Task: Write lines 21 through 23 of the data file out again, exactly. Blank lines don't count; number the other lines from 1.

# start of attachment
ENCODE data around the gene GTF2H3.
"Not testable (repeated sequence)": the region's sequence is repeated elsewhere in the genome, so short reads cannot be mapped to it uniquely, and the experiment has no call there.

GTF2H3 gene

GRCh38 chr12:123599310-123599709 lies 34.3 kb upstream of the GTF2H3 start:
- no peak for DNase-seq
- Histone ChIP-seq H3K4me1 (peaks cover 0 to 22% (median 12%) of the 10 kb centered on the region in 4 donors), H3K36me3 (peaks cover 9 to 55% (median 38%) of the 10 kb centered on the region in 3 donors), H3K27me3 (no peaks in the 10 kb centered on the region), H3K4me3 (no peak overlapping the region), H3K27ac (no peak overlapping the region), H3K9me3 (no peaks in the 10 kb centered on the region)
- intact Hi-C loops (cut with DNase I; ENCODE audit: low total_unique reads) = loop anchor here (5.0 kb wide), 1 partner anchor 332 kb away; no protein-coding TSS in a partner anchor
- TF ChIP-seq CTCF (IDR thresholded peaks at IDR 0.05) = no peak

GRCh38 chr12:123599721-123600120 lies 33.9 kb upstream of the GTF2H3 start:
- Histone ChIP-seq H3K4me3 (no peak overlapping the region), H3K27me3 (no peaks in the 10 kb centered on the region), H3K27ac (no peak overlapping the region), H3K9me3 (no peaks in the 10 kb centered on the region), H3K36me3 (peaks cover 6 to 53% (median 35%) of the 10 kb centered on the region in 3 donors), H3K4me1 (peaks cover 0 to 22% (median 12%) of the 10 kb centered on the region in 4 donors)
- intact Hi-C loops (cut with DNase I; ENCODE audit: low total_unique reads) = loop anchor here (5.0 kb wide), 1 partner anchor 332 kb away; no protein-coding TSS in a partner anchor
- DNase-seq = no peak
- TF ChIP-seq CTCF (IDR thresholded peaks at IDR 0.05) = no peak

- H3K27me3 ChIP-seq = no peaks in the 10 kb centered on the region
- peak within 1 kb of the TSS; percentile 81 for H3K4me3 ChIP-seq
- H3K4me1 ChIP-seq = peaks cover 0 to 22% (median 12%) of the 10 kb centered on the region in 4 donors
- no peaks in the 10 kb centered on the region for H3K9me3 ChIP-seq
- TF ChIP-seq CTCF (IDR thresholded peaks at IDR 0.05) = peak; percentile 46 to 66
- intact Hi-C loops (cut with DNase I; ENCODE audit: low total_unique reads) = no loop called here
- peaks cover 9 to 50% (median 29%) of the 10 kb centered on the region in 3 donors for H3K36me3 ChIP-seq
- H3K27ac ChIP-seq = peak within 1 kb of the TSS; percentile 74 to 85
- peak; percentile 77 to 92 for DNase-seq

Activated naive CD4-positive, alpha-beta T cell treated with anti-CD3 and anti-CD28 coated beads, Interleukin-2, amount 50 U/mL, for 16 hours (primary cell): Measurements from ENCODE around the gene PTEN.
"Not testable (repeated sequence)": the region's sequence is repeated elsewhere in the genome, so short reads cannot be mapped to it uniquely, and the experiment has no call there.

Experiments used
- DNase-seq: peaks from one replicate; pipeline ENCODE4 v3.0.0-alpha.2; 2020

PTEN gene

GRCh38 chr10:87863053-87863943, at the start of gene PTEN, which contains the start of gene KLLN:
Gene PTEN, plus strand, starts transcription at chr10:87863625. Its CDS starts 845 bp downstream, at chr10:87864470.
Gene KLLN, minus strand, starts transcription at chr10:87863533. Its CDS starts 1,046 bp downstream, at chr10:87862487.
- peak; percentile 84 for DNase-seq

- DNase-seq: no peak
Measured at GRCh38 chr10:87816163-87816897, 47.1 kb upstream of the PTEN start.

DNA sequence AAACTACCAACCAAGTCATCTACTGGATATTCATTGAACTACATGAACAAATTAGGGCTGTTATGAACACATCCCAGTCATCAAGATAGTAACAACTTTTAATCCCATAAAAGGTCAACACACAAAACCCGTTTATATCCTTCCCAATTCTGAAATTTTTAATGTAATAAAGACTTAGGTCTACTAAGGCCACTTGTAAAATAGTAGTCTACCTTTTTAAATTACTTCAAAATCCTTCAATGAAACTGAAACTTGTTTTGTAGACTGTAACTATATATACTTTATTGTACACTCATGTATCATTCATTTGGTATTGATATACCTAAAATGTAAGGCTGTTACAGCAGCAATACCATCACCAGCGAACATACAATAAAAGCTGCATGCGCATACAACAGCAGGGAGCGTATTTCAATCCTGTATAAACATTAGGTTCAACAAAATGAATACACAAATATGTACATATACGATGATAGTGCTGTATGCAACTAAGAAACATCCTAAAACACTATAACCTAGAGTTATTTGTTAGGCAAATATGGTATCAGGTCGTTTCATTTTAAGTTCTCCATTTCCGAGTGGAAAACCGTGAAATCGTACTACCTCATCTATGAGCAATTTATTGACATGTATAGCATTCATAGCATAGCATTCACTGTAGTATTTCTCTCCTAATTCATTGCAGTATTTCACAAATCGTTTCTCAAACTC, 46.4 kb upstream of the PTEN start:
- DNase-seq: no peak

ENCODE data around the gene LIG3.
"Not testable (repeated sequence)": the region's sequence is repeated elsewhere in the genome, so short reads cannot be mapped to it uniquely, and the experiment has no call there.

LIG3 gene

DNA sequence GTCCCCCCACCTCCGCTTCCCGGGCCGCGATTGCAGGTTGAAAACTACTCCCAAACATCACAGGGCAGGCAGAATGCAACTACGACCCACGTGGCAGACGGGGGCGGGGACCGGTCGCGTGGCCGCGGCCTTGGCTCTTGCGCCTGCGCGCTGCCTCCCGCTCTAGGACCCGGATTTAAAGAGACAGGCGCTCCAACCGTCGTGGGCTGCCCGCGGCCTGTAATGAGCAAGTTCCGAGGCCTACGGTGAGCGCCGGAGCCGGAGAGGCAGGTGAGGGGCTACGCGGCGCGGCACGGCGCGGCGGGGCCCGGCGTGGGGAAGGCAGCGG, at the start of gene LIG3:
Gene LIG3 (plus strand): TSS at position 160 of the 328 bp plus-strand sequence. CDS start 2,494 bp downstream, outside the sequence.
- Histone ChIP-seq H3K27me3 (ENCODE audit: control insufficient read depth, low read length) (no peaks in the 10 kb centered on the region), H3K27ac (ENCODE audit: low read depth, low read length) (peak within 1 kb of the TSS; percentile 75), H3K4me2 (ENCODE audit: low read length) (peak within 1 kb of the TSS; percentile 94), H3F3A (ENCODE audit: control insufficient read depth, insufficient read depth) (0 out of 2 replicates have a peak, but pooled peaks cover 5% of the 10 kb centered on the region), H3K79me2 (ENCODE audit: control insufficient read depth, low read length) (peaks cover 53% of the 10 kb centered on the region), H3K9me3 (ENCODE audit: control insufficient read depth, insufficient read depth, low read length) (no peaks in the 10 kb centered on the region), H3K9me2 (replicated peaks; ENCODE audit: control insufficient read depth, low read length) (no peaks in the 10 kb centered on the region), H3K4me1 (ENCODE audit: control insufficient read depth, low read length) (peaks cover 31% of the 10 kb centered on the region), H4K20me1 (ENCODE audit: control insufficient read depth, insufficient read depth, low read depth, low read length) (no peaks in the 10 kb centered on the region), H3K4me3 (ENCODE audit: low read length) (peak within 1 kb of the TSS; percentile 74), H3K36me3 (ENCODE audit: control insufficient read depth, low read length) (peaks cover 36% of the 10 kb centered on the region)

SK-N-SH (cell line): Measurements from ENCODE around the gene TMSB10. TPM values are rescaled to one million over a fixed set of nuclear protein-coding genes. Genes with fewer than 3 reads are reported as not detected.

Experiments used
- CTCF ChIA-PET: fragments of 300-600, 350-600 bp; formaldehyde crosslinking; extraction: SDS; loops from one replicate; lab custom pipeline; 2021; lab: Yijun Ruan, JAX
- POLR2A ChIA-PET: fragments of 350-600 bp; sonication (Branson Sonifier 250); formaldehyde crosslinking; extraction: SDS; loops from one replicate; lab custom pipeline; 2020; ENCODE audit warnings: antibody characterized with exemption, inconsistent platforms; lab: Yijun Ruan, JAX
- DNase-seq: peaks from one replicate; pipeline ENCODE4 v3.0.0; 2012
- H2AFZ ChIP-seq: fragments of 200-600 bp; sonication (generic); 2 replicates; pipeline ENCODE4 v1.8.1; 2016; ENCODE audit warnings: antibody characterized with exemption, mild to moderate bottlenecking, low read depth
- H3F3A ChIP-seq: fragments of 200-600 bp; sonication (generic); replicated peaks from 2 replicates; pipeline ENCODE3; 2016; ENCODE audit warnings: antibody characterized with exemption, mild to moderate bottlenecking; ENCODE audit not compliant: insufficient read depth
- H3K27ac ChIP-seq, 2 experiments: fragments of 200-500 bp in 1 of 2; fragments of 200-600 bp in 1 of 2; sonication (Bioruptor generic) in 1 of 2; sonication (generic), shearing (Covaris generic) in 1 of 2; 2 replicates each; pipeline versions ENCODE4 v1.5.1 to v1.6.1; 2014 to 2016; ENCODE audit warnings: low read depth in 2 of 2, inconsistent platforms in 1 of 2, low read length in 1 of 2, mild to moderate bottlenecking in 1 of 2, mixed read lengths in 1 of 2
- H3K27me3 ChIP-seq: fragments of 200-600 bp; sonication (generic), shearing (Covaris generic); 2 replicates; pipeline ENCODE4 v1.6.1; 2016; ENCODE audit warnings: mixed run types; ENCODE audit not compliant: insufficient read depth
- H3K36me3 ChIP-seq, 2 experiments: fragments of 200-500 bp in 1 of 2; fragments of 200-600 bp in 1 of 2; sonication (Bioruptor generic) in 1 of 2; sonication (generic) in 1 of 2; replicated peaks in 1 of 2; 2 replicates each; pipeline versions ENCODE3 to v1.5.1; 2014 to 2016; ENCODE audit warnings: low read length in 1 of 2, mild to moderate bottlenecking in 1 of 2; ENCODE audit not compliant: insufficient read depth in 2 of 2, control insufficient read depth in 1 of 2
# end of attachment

- H3K27ac ChIP-seq = peak within 1 kb of the TSS; percentile 74 to 85
- peak; percentile 77 to 92 for DNase-seq

Activated naive CD4-positive, alpha-beta T cell treated with anti-CD3 and anti-CD28 coated beads, Interleukin-2, amount 50 U/mL, for 16 hours (primary cell): Measurements from ENCODE around the gene PTEN.